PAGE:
The term “media” used to mean intermediary journalists who would moderate press releases and generate the news. In the age of Web 2.0, the news media not only includes your print, broadcast and online journal contacts – but the whole “blogosphere”, and bloggers could include your friends, colleagues and customers. Do some research and make a list of the key journals, blogs and forums that are relevant to your customers and competitors.
Here’s a list of routine daily actions that could build momentum over a short period of time. This kind of activity will help your press releases get featured eventually – your target journalists will start to notice your contributions when they search for keywords, and you will be in the right place at the right time when they want information about your product/service.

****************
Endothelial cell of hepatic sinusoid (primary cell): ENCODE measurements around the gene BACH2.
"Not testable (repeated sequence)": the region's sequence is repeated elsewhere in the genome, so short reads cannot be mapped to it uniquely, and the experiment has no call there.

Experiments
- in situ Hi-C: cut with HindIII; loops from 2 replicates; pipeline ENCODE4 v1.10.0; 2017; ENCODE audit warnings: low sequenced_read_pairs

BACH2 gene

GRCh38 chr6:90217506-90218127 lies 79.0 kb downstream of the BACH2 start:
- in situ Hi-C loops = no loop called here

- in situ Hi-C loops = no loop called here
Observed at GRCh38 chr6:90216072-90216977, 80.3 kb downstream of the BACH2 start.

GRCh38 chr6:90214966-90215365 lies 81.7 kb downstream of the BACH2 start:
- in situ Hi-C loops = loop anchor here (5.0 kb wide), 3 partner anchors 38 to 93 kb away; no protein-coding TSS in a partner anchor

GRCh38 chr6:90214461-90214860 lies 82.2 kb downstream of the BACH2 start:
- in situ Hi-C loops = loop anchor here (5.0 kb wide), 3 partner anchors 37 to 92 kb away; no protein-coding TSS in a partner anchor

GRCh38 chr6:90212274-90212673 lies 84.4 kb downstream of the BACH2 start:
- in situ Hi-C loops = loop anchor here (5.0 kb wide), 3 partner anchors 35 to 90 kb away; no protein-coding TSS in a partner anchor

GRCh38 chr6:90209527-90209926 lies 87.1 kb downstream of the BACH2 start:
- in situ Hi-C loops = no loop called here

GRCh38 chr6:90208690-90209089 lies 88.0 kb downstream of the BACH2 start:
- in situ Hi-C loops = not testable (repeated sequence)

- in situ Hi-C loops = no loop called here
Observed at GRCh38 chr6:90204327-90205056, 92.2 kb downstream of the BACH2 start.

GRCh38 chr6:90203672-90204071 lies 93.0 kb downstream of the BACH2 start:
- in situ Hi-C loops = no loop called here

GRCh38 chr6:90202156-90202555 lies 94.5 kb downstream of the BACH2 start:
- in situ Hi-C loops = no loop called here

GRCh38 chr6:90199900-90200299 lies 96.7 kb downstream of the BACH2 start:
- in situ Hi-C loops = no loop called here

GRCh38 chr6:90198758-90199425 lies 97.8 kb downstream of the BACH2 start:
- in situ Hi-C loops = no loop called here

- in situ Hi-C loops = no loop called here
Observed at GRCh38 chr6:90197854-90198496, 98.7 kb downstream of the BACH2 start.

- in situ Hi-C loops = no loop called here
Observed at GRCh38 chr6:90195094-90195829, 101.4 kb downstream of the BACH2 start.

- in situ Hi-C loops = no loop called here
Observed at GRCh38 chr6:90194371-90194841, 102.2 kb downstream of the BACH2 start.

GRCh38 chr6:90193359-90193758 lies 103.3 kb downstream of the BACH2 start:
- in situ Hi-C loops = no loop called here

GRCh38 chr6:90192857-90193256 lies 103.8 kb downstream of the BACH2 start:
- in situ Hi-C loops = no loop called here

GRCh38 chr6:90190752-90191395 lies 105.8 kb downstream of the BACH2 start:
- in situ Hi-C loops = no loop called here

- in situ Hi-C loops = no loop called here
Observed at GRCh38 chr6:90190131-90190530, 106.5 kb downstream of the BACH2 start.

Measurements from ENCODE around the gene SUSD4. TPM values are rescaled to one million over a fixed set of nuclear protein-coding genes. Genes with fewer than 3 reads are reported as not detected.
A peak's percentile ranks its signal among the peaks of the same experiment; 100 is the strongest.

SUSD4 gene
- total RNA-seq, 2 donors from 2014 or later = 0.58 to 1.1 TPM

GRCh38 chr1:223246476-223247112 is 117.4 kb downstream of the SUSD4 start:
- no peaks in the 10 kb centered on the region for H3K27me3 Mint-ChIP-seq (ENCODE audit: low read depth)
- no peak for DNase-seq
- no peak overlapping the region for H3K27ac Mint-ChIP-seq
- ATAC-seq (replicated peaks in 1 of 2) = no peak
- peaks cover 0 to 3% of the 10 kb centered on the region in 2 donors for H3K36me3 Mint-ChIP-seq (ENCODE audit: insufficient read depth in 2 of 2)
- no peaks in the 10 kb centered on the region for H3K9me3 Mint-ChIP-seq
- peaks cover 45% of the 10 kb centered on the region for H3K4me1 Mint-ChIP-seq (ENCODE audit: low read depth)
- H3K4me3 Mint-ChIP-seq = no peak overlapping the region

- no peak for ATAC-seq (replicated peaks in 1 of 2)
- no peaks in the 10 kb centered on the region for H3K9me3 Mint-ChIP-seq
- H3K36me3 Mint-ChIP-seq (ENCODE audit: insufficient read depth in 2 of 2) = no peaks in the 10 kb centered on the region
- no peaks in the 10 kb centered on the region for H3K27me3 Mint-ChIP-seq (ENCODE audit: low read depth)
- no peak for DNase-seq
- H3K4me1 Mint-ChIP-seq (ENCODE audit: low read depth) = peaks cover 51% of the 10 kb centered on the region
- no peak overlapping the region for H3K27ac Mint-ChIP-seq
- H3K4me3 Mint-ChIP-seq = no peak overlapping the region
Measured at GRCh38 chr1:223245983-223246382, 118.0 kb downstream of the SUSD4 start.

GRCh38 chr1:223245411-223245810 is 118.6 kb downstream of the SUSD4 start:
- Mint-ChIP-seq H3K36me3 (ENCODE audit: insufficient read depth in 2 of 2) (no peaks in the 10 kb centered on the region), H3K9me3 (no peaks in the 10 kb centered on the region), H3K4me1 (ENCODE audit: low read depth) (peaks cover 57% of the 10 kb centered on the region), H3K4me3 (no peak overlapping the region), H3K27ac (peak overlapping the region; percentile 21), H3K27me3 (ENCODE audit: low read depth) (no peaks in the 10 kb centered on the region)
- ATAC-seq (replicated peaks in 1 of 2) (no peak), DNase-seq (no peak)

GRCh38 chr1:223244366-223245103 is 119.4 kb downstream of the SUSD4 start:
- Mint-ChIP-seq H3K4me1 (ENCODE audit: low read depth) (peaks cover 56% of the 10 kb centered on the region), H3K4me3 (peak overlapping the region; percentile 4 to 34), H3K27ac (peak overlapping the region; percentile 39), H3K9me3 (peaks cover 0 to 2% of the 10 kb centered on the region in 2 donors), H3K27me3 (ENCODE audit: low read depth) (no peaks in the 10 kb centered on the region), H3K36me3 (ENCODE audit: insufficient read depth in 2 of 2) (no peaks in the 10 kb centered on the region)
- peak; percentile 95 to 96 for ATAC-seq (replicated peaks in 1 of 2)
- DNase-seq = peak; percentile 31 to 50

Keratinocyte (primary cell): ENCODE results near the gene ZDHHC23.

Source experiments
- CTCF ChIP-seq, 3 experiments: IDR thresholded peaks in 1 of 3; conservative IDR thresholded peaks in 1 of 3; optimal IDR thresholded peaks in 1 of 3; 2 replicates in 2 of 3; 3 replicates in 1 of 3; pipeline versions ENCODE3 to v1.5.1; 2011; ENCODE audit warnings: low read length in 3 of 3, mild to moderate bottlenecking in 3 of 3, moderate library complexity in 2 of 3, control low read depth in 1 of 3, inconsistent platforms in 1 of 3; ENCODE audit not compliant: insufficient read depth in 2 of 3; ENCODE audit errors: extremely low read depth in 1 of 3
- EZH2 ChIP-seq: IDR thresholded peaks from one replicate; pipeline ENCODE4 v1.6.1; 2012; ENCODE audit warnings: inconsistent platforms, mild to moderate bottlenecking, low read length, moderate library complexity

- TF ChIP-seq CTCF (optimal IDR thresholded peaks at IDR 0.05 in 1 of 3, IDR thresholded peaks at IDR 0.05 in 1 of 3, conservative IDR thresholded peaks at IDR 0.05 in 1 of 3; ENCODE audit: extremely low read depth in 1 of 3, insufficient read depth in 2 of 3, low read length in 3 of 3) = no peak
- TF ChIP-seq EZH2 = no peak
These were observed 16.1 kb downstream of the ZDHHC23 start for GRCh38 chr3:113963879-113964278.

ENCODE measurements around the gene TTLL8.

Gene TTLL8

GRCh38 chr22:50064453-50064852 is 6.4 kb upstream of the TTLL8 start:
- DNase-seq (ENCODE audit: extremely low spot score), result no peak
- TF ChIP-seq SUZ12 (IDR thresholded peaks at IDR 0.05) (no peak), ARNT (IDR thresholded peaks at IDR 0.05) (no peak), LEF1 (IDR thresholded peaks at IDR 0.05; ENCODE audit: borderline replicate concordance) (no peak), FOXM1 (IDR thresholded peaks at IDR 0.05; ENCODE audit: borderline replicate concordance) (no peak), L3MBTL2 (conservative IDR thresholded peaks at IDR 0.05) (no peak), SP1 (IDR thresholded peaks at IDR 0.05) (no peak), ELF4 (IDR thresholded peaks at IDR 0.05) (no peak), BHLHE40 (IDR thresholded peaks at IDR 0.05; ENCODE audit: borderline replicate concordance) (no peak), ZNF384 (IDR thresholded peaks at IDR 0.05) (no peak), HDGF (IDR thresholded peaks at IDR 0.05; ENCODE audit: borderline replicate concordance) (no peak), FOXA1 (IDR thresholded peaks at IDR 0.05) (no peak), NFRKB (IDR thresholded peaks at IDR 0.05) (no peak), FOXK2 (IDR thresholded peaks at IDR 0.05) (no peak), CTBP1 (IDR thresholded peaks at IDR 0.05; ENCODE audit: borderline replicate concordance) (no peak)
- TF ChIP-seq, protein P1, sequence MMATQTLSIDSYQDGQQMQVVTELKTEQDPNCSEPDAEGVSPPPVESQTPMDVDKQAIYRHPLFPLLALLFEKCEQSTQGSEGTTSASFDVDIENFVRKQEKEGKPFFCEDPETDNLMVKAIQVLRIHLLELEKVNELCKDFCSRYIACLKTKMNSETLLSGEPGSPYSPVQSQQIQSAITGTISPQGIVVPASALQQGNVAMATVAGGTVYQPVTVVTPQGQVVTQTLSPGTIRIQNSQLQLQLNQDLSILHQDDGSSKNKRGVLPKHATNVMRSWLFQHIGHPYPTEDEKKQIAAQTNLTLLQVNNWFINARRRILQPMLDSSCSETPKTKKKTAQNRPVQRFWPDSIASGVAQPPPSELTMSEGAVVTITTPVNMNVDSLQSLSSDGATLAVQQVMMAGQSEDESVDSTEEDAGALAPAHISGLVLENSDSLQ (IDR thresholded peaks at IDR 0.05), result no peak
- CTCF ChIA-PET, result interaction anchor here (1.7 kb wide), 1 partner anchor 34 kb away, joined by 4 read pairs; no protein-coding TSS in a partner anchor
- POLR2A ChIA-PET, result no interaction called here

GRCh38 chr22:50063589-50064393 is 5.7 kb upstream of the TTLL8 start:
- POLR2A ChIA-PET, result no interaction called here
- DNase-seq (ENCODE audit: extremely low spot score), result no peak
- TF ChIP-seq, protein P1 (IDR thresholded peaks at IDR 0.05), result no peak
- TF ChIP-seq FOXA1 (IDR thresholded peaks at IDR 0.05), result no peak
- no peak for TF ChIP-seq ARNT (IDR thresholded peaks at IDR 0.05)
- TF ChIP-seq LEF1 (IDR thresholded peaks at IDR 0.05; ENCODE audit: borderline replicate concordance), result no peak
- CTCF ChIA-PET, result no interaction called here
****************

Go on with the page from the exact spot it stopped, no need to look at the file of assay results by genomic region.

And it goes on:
· Check what people are saying about you by reading newspapers and magazines to identify any coverage. You can purchase this service – search for press cuttings or media monitoring.
· Search the internet for any mention of your company on blogs, social media and forums (you can purchase social media monitoring services to save time).
· See if you can respond to any comments or answer any questions.
· Engage people by inviting them to be your “friends”, and recommending their comments to your network.
· Check what people are saying about the issues that confront your customers. Look at your favourite industry newsfeed and find the top story of the day that relates to your services. Identify the main keywords and do a search to find postings online that you can respond to with comments and questions. Publish a short article on the issue on your own blog, and use the information to plan your next press release.
· See if anyone “likes” what you’ve written and leaves a positive comment. Respond to this and make another “friend”.